Awaking Beauty: Background

Awaking Beauty was Alan Ayckbourn's final play to open at the Stephen Joseph Theatre, Scarborough, whilst he was Artistic Director of the company.

Following his stroke in 2006, Alan Ayckbourn had announced his intention to retire from the role he had taken in 1972 as the company founder Stephen Joseph's successor. In 2008, it was announced Alan's successor, Chris Monks, would take over the reins of the company on 1 April 2009.

Alan chose to leave the theatre on a very different note with the world premiere of a new musical with the composer Denis King, marking their fourth collaboration and their third full-length musical together. Premiered in December 2008, it was an interesting choice to go out on as not only was it thematically unusual for Alan, but it also meant his final production was a musical prior to the start of a new Artistic Director whose background and most notable successes had previously been in musical theatre.
Behind The Scenes: Auto Inspirations
Although Alan Ayckbourn himself has never stated this, the actor Ben Fox - who played The Pigcutter in the original production - noted in an interview that Alan had told him the inspiration for writing a musical without instruments was a television advert! Alan was apparently inspired by an award-winning advert campaign This Is What A Honda Feels Like in which all the sounds of a car and its road journey were supplied by a choir of human voices.
Alan wrote Awaking Beauty during March 2008 whilst the Stephen Joseph Theatre was touring Alan's adaptation A Trip To Scarborough. While away from Scarborough, he wrote the entire book for the musical and recalls it was practically complete before Denis King even received it to begin work on the music.

Denis's remit was to create a musical without music - or more specifically without instruments. Although accompanied by a piano, the brunt of the music is carried by an a cappella chorus and some complex harmonising; a completely new departure for Alan's musical works.

Alan and Denis along with their partners subsequently went on holiday together to refine and finish the musical, which was officially announced in July 2008 by the Stephen Joseph Theatre alongside what would be an acclaimed revival of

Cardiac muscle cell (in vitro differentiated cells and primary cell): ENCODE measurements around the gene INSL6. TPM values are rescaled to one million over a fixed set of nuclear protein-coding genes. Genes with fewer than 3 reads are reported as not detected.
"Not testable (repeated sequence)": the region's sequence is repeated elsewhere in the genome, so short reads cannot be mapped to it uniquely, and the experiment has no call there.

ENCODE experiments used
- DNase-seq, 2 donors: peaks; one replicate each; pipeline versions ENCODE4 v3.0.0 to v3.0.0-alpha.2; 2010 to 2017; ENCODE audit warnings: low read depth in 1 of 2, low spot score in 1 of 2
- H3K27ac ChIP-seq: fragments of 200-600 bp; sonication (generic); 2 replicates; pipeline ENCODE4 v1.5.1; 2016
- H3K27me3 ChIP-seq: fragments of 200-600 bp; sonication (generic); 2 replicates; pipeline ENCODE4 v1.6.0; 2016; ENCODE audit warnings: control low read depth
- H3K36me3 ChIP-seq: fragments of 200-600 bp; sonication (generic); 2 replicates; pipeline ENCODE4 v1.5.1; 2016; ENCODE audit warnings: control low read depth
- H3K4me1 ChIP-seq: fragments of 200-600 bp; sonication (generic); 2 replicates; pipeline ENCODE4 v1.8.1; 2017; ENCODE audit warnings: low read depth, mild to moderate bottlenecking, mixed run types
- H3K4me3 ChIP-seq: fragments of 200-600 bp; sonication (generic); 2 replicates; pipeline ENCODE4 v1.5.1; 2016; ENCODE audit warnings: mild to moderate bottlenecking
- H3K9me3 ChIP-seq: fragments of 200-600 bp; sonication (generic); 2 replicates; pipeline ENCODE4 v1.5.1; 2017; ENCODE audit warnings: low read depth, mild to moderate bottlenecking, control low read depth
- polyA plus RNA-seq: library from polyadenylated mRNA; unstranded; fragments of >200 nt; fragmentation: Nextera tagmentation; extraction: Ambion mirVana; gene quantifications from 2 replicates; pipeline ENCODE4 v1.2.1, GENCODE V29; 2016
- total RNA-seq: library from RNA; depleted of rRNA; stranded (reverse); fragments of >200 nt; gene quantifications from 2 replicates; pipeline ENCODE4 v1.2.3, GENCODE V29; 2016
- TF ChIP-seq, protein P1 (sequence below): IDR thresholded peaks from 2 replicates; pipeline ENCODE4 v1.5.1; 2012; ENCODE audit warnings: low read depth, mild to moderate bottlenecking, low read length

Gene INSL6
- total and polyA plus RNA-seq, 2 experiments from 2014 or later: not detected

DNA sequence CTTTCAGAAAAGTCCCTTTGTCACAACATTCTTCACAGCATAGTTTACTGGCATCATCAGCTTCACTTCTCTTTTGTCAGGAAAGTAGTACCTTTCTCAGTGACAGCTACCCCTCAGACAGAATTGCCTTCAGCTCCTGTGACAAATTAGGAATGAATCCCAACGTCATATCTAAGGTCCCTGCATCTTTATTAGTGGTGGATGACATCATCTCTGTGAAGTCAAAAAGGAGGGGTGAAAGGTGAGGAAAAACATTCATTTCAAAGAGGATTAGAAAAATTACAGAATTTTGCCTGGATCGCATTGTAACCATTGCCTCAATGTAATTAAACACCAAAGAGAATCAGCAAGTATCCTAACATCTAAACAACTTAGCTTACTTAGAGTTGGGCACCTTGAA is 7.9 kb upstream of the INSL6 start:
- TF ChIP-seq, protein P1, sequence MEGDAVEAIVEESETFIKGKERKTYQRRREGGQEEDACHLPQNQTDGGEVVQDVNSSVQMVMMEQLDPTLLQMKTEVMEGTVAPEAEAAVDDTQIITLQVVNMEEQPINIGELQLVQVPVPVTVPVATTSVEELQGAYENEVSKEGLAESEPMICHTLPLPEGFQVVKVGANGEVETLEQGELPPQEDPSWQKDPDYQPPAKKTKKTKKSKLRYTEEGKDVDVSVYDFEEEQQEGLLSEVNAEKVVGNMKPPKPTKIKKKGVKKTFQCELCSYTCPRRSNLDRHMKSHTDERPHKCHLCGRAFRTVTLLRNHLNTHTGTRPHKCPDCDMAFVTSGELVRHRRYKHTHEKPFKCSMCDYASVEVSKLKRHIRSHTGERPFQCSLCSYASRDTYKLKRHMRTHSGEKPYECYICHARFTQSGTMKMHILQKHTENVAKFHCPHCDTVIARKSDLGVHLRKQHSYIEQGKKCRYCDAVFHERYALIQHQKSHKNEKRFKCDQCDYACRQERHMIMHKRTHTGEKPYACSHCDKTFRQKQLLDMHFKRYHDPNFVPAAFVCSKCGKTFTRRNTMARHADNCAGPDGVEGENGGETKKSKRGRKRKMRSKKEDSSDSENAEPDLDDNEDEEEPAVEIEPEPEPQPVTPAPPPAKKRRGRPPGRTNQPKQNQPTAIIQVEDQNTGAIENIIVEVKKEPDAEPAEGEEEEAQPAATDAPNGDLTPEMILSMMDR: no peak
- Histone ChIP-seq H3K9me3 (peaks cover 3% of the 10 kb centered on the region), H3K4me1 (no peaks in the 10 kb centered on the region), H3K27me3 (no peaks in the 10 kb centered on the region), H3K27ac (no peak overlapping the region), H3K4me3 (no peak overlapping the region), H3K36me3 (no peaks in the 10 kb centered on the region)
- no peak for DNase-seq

Woman In Mind.

The musical is the first piece Alan has written aimed specifically at adults, largely due to its themes and infrequent language rather than anything offensive; given its obvious ties to
Sleeping Beauty, it was considered sensible to emphasise this was not a family fairy-tale musical.
Behind The Scenes: Animatronics
Awaking Beauty is the only play Alan Ayckbourn has incoporated animatronic puppets into. The three babies were created by Lee Threadgold of Animated Objects and given their limited stage time were very sophisticated. They were capable of mouth movement, blinking, up and down, left and right head movements, torso wiggling and arm and leg movements. The result - as many audiences noted - was disconcertingly real.
The plot, a sequel to Sleeping Beauty, subverts the genre to see fairy tale characters relocated to suburbia whilst taking a poke at the beauty industry and the perception of beauty. In its theme and concept, it can be seen as a definite progression of Alan's earlier musicals Dreams From A Summer House and Orvin - Champion Of Champions.

A slightly extended rehearsal period enabled Denis King and musical director Jonathan Williams to work with the cast on the complex harmonies of the piece and to manage its technicalities. Michael Holt's stage design involved several traps, whilst the play also featured three bespoke remote-controlled animatronic singing puppet babies designed and created by Lee Threadgold.

The play premiered on 16 December 2008 in the round at the Stephen Joseph Theatre and received largely positive reviews. An original cast recording was also produced for the company, but which has never been made publicly or commercially available.
Awaking Beauty was published by Samuel French in 2010.

The final performance of
Awaking Beauty on 17 January 2009 informally marked the end of Alan Ayckbourn's 37 year tenure as the company's Artistic Director, although he did not officially step down until 31 March 2009.

Article by Simon Murgatroyd. Copyright: Haydonning Ltd. Please do not reproduce without permission of the copyright holder.